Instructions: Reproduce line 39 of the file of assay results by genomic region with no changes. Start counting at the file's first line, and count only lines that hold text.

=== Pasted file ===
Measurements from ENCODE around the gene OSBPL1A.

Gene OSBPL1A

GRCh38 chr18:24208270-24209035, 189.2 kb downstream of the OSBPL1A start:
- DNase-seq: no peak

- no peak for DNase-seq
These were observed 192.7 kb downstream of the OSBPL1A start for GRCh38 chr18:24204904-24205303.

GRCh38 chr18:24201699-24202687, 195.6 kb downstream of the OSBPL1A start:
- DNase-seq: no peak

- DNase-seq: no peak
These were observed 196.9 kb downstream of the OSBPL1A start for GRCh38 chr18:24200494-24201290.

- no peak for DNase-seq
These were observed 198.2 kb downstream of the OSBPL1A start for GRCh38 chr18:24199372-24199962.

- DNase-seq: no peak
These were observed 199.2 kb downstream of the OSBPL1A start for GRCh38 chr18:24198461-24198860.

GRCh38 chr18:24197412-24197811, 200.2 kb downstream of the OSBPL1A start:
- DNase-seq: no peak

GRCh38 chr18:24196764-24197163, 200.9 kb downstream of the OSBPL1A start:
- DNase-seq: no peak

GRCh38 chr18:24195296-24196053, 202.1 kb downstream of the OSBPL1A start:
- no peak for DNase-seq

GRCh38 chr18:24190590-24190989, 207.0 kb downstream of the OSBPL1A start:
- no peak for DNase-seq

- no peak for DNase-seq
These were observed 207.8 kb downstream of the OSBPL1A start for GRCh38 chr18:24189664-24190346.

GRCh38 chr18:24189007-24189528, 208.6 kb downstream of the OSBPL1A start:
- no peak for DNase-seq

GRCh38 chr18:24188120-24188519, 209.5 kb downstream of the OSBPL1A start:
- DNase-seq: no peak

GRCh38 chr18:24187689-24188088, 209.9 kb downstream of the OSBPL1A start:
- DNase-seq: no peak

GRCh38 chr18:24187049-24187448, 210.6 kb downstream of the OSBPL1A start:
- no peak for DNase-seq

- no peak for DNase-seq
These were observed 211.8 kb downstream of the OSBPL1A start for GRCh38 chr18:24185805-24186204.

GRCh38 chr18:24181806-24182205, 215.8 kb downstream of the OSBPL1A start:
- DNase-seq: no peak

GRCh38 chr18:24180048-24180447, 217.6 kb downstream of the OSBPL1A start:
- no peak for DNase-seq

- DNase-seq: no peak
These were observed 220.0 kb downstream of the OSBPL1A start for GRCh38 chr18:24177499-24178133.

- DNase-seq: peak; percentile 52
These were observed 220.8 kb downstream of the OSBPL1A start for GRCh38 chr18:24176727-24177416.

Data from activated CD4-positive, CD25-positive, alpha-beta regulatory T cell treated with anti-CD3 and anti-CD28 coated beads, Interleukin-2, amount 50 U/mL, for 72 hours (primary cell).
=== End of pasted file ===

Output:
- DNase-seq: no peak